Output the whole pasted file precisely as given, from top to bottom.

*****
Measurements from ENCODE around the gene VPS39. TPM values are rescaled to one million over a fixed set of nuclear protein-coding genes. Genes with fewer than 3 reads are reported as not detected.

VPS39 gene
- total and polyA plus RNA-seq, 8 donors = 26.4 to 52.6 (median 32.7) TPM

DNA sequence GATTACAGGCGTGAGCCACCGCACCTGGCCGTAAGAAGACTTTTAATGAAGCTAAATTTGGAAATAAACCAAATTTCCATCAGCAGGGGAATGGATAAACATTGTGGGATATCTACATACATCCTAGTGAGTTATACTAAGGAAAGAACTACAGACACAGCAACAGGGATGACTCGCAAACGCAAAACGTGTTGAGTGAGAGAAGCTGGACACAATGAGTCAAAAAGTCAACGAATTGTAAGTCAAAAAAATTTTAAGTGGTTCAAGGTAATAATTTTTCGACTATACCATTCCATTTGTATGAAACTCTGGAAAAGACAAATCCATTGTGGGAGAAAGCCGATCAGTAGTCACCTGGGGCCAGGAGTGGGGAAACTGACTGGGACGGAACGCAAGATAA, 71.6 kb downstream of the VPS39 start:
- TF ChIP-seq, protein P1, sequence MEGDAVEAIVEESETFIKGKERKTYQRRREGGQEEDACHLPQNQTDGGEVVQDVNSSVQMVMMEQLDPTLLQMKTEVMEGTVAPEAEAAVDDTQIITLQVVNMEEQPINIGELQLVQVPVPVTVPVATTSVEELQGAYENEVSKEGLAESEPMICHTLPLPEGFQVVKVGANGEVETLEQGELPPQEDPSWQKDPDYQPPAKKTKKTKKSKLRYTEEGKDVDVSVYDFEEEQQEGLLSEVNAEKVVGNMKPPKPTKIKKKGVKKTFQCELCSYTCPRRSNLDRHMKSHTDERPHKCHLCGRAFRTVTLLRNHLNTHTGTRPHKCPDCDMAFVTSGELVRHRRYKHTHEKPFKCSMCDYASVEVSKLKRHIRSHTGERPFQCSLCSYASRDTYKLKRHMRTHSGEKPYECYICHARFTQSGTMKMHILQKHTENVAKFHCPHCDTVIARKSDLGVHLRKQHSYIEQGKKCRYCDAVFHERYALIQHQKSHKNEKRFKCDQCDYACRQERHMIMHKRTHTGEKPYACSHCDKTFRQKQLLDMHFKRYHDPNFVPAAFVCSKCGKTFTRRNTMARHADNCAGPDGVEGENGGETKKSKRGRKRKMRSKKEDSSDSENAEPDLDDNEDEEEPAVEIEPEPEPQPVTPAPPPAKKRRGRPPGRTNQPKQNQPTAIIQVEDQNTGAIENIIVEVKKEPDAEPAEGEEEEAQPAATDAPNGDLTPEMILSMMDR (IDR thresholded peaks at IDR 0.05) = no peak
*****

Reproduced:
Measurements from ENCODE around the gene VPS39. TPM values are rescaled to one million over a fixed set of nuclear protein-coding genes. Genes with fewer than 3 reads are reported as not detected.

VPS39 gene
- total and polyA plus RNA-seq, 8 donors = 26.4 to 52.6 (median 32.7) TPM

DNA sequence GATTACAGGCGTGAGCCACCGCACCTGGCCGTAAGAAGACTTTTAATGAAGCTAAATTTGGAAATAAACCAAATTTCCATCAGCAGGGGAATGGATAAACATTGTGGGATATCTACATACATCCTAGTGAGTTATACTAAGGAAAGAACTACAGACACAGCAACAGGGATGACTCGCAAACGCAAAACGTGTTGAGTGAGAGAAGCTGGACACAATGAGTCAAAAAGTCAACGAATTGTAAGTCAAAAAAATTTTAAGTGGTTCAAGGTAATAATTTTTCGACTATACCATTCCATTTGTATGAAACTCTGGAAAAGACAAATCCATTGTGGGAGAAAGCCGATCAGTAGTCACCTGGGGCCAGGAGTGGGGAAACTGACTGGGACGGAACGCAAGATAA, 71.6 kb downstream of the VPS39 start:
- TF ChIP-seq, protein P1, sequence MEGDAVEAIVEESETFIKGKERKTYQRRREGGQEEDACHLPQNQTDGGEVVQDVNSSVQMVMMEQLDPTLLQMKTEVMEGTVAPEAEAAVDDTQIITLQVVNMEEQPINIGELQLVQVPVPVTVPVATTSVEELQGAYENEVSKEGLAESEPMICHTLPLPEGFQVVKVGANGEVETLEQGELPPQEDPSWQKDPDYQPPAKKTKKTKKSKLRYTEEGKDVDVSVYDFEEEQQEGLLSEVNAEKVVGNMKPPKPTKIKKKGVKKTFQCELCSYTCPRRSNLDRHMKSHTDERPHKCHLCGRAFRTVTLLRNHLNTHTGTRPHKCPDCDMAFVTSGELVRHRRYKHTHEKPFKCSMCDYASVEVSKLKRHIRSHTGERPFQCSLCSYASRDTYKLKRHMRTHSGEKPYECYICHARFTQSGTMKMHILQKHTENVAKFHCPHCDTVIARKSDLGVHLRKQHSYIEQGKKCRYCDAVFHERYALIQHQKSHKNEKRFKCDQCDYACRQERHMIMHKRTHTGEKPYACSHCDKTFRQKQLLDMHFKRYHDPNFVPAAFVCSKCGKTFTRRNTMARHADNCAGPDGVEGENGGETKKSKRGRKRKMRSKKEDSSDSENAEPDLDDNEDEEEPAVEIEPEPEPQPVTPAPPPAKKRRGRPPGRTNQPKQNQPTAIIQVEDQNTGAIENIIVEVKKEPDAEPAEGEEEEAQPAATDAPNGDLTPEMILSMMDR (IDR thresholded peaks at IDR 0.05) = no peak